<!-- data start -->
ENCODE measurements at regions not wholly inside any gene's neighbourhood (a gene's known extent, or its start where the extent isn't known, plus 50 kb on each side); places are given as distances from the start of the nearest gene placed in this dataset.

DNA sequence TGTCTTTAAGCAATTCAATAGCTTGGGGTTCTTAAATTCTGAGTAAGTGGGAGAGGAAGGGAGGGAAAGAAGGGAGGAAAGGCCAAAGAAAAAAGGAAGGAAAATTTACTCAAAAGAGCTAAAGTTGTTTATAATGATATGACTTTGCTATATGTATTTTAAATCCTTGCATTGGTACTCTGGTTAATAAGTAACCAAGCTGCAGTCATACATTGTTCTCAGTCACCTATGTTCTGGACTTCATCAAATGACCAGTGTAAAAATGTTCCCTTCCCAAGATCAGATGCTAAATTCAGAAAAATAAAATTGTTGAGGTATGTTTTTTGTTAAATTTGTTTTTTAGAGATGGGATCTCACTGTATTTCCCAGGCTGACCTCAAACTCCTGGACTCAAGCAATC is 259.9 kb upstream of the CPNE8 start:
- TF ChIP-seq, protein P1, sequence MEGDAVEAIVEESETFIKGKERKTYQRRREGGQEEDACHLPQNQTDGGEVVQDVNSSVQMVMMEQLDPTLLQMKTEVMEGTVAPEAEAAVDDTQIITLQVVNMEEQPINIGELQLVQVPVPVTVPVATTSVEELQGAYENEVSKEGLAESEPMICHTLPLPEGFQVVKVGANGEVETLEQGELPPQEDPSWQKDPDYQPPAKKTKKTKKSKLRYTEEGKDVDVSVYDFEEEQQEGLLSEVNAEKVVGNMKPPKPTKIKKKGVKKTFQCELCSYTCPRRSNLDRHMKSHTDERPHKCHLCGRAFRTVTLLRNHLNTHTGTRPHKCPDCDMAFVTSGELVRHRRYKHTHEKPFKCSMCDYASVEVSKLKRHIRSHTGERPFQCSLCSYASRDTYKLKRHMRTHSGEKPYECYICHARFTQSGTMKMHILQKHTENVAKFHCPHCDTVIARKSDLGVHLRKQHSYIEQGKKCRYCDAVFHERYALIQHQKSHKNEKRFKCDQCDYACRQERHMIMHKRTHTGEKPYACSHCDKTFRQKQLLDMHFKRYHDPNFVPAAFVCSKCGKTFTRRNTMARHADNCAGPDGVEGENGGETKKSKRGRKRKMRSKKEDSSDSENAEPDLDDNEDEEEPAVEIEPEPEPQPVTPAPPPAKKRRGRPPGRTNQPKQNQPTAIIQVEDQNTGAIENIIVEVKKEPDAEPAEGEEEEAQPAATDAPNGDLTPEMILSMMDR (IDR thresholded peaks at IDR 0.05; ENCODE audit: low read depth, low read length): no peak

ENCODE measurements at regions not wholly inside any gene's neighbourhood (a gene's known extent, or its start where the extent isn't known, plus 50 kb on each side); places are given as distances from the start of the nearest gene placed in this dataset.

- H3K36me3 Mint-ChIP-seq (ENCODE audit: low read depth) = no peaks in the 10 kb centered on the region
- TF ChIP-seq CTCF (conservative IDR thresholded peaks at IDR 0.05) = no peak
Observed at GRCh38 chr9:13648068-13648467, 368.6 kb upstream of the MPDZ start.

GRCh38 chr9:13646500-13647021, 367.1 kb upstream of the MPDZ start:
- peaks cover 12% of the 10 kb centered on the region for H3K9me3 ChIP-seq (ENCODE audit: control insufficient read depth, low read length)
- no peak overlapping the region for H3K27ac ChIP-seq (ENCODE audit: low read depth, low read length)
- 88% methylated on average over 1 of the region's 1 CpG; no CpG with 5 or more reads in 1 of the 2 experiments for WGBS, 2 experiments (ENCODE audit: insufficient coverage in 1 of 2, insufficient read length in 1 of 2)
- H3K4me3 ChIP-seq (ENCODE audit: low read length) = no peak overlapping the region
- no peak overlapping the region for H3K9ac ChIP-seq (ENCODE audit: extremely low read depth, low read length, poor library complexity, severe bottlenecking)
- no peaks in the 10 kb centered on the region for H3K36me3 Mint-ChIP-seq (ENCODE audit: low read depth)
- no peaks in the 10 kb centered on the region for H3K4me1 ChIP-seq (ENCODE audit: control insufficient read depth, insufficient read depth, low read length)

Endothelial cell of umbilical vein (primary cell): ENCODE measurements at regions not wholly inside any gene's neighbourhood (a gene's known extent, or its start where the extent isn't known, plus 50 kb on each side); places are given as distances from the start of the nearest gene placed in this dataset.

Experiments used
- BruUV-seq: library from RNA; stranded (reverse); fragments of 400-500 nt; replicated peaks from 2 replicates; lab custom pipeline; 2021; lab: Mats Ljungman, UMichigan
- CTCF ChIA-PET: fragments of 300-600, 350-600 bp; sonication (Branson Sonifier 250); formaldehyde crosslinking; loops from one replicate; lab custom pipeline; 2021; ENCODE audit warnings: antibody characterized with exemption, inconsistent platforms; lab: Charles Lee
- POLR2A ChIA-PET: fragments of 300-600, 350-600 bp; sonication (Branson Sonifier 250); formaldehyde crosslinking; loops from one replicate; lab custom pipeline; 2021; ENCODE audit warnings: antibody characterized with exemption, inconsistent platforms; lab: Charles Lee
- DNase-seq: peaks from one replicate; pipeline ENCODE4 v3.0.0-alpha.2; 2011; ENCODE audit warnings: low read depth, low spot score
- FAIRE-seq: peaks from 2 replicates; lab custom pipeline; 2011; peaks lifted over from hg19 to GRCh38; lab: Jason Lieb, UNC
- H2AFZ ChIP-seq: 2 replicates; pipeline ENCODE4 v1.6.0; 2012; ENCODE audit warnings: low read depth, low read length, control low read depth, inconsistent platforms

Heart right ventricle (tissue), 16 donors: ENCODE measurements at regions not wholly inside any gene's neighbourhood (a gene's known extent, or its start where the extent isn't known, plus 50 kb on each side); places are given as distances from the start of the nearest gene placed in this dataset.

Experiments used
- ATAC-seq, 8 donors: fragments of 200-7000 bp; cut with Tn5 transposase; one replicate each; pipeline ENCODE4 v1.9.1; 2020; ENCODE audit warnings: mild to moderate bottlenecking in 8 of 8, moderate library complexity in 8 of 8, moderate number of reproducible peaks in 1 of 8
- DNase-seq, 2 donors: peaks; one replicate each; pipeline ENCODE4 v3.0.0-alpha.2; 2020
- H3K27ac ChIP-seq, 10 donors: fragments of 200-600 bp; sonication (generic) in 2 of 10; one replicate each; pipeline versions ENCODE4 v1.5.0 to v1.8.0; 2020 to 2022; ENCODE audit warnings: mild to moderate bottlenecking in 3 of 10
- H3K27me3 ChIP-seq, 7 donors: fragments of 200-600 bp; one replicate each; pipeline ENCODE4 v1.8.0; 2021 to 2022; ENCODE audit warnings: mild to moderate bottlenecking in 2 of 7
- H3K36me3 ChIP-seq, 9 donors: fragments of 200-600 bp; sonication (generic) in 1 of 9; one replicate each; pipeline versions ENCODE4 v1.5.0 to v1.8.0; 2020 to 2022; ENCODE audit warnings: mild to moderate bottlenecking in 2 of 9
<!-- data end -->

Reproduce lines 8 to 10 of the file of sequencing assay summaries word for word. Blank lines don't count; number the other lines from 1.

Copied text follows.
GRCh38 chr9:13646500-13647021, 367.1 kb upstream of the MPDZ start:
- peaks cover 12% of the 10 kb centered on the region for H3K9me3 ChIP-seq (ENCODE audit: control insufficient read depth, low read length)
- no peak overlapping the region for H3K27ac ChIP-seq (ENCODE audit: low read depth, low read length)